17. 17. 17 What is the main drawback of your current telecoms service? High cost 21% Too much complexity 13% Insufficient quality of service 11% International coverage for your organization 8% Inadequate security 3% Weak data privacy 3% Incompatible standards 1% Other 3% There are no drawbacks to my current telecoms service 36% 0 10 20 30 40 50 60 70 80 90 100 Source: EIU Percentage Note: Due to rounding, percentages do not add up to 100% Tread carefully, sales team Survey respondents have delivered a clear statement to telcos, with more than half agreeing that “telecoms service providers should stick to their core business instead of trying to be all things to all people.” Respondents could be recalling how telcos over-reached in the past with ambitious “one-stop shop” promises, or simply they are still not convinced that telecoms service providers are thinking through their non-core service propositions carefully enough. “Advanced services, such as SaaS and hosting, appear to be useful but are not always well thought out from telcos,” says Kingsley Poulton, Head of Corporate Infrastructure Services at Standard Bank International. “They can appear as another offering [by the telco] to provide an alternative income stream rather than a properly integrated service.” Thoughtless over-pitching can also damage telcos’ ability to retain customers for more basic services. “I’m much more interested in talking to someone who wants to sell me a reliable, cost-effective network than someone constantly looking over my shoulder to see if there’s a chance to host my data center,” says Phil Hawker, Manager of Communication Networks and Infrastructure at British Airways. Telcos should also think carefully about where to expend their service delivery efforts. One of the services most highly valued by enterprises, data backup and retrieval, is also one they are least willing to hand over to their telecoms service provider, so it might make sense to prioritize marketing efforts elsewhere. The survey suggests that SaaS and cloud computing could be more promising areas, for example, because customers see them as valuable and are more willing to hand over their management to telcos. Beyond connectivity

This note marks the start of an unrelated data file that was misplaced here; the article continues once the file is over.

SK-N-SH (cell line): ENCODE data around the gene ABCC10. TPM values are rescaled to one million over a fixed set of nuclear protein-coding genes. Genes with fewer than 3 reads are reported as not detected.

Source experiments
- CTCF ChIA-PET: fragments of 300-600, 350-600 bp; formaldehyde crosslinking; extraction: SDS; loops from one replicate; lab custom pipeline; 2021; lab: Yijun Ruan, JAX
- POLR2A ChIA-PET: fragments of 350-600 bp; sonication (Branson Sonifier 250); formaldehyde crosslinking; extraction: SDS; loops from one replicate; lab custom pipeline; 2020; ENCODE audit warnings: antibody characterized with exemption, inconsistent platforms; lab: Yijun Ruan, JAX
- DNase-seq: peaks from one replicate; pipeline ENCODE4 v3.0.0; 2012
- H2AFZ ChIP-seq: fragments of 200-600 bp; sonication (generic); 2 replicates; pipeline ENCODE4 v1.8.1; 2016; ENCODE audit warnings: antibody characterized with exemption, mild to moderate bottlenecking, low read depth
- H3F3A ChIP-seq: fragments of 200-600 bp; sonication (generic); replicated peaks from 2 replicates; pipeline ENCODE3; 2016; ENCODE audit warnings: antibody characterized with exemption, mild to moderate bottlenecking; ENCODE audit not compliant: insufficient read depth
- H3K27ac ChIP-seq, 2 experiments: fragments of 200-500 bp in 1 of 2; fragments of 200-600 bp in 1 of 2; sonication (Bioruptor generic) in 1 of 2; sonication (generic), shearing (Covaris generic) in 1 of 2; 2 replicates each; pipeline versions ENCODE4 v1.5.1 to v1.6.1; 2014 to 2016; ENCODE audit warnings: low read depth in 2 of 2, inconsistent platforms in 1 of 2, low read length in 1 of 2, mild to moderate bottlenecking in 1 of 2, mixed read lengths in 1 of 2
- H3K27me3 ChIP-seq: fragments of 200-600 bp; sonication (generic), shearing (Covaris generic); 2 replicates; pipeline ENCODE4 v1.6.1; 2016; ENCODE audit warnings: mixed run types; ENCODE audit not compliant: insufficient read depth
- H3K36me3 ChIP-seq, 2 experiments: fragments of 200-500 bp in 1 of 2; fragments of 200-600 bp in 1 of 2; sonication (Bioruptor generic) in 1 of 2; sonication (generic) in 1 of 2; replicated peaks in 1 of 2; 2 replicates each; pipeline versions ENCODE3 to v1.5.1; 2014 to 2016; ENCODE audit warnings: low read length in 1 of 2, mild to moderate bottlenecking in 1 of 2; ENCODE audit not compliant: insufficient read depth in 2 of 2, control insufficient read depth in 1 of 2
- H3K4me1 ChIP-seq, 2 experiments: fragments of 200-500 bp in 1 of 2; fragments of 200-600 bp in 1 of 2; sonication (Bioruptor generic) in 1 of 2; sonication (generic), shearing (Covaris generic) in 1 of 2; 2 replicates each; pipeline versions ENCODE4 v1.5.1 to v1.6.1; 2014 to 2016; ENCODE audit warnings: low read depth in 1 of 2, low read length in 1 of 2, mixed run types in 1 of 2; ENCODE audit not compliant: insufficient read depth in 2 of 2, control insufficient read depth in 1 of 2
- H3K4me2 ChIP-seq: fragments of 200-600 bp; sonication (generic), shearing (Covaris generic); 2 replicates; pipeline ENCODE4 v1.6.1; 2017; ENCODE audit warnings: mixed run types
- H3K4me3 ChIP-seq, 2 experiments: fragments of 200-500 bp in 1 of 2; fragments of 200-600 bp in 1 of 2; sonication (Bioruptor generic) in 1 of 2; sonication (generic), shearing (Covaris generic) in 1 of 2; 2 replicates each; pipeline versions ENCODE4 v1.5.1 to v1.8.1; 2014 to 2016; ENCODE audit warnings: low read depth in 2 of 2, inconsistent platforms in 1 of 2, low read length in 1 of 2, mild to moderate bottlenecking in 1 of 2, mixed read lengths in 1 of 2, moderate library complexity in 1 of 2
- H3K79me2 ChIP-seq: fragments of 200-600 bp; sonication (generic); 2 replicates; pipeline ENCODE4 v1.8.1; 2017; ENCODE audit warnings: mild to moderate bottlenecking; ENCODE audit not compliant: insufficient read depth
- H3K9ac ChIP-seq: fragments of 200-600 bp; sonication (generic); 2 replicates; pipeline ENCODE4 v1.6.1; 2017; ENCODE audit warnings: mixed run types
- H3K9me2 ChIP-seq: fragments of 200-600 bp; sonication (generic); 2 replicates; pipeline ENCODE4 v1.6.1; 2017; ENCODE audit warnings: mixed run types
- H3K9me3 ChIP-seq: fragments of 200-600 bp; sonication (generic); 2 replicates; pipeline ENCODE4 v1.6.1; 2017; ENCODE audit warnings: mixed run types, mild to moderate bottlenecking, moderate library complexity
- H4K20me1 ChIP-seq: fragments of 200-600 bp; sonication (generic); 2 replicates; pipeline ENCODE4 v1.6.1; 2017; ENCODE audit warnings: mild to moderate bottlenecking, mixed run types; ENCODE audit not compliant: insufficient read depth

18. 18. 18Comparing the services rated “valuable” or “highly valuable” byrespondents with willingness to buy the service from telcos (as opposed toIT or other service provider). 28% Customer call centers 26 % 44% IT help desk 39 % 58% Network installation and maintenance 53 % 48% Conferencing (web, video, audio) 65 % 31% Business consulting 38 % Governance and compliance 49% 38 % Network security 77% 63 % 26% Cloud computing 37 % 36% SaaS 45 % Data centers (managed hosting) 49% 42 % 58% Domain and web hosting 61 % Data backup and retrieval 72 % 47 % 0 10 20 30 40 50 60 70 80 Percentage Services rated “highly valuable” by respondents Currently buying or would consider buying in the next 12 months from a telecoSource: EIUThe survey revealed some industry differences. Financial services companies andenterprises in the IT and technology sector value business consulting far more thanmanufacturing companies. Manufacturing companies, on the other hand, are moreenthusiastic than financial services companies about buying SaaS from telecomsservice providers. Telcos that successfully sell non-core services will be sensitive tothese kinds of nuances. To deliver a more targeted sales proposition, telcos that havetraditionally focused on core services will most likely have to retrain sales teams andaccount managers — or perhaps even partner with outside consulting professionals — ifthey are to make a more sophisticated and successful play for the enterprise segment.Integrated operators are well placed, but they need to up their gameSurvey respondents are ambivalent about the importance of having one supplier forfixed and mobile services. Those who are enthusiastic about opting for one supplierare matched by just as many who do not see it as important. It might be that many“integrated” operators, which run both mobile and fixed networks, are finding itdifficult to coordinate their fixed and mobile businesses to the extent where they canoffer a compelling converged service. Beyond connectivity